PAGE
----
The chart above notes the new interface's bandwidth advantage over existing technologies such as 6Gbps SATA, Serial Attached SCSI and Fibre Channel. There's no question 10Gbps is boatload of bandwidth and in 2011 OCZ claims they'll be able to double that.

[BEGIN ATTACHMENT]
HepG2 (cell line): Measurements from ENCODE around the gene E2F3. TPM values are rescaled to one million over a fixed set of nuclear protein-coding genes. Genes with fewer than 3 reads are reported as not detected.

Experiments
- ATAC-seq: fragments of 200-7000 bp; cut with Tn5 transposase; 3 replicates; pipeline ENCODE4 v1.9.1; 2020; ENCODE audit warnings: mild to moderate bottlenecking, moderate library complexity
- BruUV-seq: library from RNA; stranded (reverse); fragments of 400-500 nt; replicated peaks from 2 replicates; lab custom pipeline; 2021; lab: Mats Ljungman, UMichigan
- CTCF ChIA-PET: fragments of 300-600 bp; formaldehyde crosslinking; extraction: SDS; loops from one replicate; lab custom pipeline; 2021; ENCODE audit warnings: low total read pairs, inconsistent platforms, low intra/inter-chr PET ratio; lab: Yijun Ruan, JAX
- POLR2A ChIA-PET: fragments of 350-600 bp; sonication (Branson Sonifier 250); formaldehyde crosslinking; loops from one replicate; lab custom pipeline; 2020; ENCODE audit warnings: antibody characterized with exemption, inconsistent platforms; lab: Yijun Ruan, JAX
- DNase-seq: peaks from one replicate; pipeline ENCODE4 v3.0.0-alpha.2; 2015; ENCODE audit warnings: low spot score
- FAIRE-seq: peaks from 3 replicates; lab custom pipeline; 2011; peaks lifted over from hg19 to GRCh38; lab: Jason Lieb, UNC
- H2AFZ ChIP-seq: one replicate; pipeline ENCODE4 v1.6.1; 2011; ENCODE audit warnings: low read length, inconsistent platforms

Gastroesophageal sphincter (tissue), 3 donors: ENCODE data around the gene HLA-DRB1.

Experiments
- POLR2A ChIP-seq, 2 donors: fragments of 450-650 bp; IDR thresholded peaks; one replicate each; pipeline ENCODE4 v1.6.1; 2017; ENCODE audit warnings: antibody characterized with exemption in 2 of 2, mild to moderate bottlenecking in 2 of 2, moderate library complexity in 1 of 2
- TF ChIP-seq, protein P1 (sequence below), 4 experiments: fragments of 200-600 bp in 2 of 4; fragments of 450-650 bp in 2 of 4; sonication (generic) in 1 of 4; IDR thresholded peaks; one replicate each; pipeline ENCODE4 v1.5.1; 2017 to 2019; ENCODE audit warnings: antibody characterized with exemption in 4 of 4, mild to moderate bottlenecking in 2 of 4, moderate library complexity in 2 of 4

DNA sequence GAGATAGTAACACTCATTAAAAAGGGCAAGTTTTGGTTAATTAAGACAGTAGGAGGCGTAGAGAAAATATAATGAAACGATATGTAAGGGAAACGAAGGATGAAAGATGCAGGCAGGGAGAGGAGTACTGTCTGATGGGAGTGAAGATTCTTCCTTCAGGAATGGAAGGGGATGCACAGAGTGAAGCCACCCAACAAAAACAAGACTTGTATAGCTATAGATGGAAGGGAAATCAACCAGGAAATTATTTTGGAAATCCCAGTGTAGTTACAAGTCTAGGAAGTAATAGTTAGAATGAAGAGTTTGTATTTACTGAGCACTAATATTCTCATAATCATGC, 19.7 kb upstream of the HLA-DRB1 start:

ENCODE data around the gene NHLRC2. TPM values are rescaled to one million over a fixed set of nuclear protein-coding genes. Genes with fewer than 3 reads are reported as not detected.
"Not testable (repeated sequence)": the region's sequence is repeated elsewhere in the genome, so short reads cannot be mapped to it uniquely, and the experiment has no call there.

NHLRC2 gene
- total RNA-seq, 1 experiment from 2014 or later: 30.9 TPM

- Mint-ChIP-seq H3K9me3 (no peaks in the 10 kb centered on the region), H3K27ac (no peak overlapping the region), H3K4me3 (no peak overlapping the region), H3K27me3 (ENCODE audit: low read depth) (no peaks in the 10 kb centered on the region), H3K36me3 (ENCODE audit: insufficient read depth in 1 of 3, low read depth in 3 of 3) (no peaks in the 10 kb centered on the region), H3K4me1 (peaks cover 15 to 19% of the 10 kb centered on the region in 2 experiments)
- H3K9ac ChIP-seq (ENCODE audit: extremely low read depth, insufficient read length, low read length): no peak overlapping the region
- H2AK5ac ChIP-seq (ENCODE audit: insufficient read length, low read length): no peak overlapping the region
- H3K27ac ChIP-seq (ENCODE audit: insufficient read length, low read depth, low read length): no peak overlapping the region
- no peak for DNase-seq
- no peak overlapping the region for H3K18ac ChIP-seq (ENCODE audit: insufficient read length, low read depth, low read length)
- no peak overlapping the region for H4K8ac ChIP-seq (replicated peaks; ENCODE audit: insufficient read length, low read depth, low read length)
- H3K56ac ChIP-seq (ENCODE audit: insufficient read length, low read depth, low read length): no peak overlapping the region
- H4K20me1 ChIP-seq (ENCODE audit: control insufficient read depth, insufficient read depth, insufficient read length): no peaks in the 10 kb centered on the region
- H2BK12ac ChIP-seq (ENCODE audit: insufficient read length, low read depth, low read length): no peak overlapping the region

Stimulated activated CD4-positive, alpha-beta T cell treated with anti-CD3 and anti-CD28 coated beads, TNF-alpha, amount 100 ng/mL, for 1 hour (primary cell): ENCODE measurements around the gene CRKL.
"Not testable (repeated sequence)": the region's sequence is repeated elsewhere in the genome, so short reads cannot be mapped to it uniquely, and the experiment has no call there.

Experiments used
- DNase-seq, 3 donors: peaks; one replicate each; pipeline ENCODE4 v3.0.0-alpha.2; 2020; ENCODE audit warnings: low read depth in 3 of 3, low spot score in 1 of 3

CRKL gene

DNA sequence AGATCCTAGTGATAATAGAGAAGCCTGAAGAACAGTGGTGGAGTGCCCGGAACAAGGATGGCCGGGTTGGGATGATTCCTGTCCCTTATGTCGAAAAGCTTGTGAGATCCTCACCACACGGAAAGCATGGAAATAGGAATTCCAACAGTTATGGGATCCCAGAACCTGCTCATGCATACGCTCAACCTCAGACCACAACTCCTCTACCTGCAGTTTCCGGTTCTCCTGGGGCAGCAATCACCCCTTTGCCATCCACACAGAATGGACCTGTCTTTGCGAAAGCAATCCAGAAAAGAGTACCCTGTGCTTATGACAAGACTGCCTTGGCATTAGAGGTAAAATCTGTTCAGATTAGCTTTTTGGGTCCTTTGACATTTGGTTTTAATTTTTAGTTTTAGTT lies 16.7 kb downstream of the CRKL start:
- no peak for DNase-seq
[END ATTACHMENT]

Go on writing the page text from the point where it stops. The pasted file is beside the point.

The implementation for the IBIS drive we're testing here is a single HSDL connection to a single port HSDL X4 PCI Express adapter card. We'll look at the hardware level technologies employed shortly but, at a high level, the HSDL interface is comprised of 4 LVDS (Low Voltage Differential Signaling) pairs (8 total) bonded together in a single channel. High speed LVDS pairs are used in a myriad of serial interconnect technologies from HyperTransport, to Firewire, SCSI, SATA, RapidIO and of course good ol' PCI Express. LVDS is simply the physical medium to transmit a low voltage signal over copper. OCZ reports that the HSDL interface utilizes an 8/10b bit encoding scheme much like PCI Express to transmit its data and also utilizes a PCI Express logic layer, so it's compatible with existing PCI Express architectures.